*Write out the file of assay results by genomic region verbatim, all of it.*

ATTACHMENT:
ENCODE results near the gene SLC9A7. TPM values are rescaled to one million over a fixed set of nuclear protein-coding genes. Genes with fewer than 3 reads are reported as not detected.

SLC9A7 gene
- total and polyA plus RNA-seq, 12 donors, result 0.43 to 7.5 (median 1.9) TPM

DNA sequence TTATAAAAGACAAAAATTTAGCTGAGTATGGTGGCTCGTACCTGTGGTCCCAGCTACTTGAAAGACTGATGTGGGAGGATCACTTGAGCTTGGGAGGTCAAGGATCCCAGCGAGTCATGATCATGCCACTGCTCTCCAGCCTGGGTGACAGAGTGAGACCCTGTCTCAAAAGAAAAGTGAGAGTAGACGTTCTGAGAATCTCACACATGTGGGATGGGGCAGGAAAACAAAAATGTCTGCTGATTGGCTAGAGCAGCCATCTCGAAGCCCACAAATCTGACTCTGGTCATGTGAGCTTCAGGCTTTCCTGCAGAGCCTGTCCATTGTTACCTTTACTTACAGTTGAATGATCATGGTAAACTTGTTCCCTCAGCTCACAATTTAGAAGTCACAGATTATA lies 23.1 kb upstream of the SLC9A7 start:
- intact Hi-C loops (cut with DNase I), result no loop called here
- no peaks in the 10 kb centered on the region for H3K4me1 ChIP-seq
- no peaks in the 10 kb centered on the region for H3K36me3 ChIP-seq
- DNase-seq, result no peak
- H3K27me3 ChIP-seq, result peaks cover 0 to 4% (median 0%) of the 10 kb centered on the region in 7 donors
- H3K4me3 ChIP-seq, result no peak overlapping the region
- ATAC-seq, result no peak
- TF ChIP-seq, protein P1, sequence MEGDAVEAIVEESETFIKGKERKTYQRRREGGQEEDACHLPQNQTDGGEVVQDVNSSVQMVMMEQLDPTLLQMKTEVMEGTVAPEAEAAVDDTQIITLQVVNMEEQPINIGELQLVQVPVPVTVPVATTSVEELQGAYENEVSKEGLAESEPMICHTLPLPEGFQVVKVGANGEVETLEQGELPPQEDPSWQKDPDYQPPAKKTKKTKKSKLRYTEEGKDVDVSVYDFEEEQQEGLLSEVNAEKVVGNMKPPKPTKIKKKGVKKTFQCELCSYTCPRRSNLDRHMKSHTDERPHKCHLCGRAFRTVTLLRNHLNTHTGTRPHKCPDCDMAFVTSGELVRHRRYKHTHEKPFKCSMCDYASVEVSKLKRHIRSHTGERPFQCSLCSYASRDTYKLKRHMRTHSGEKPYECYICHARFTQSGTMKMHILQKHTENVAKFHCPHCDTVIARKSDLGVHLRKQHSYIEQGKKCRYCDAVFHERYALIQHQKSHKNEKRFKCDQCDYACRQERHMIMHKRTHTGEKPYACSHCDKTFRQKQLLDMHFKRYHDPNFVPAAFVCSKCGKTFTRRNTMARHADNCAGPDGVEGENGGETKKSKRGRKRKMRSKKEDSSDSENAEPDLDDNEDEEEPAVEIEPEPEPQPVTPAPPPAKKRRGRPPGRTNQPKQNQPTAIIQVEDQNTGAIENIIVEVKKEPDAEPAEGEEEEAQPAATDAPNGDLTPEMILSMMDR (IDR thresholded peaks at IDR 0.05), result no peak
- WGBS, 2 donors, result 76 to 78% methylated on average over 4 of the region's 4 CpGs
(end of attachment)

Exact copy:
ENCODE results near the gene SLC9A7. TPM values are rescaled to one million over a fixed set of nuclear protein-coding genes. Genes with fewer than 3 reads are reported as not detected.

SLC9A7 gene
- total and polyA plus RNA-seq, 12 donors, result 0.43 to 7.5 (median 1.9) TPM

DNA sequence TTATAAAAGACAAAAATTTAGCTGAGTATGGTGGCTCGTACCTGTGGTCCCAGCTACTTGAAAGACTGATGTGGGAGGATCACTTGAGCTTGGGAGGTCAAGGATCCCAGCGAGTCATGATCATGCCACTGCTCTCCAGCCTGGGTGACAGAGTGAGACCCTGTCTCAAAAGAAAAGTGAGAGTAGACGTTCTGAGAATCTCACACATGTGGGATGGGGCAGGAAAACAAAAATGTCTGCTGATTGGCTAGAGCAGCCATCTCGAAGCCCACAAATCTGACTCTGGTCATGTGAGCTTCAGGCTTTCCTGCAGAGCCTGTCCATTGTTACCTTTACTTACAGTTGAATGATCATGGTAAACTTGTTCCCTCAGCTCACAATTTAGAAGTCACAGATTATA lies 23.1 kb upstream of the SLC9A7 start:
- intact Hi-C loops (cut with DNase I), result no loop called here
- no peaks in the 10 kb centered on the region for H3K4me1 ChIP-seq
- no peaks in the 10 kb centered on the region for H3K36me3 ChIP-seq
- DNase-seq, result no peak
- H3K27me3 ChIP-seq, result peaks cover 0 to 4% (median 0%) of the 10 kb centered on the region in 7 donors
- H3K4me3 ChIP-seq, result no peak overlapping the region
- ATAC-seq, result no peak
- TF ChIP-seq, protein P1, sequence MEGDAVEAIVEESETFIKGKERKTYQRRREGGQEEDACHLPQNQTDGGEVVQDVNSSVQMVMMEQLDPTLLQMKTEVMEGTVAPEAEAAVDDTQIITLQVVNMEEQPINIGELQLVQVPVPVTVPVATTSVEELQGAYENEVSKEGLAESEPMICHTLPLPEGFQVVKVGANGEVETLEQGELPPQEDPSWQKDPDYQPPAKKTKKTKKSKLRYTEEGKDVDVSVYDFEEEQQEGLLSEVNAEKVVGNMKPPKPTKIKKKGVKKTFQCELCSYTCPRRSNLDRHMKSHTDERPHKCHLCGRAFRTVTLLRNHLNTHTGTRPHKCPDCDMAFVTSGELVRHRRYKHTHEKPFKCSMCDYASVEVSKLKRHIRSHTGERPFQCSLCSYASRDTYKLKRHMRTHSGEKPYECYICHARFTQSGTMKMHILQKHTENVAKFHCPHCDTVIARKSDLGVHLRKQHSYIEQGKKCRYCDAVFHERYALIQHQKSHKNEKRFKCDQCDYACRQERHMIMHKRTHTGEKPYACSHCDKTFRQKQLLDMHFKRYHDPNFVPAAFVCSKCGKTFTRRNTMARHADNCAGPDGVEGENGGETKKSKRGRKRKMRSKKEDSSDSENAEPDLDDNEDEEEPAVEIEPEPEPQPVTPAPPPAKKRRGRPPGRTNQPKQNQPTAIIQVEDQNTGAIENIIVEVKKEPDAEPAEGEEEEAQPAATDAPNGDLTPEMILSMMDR (IDR thresholded peaks at IDR 0.05), result no peak
- WGBS, 2 donors, result 76 to 78% methylated on average over 4 of the region's 4 CpGs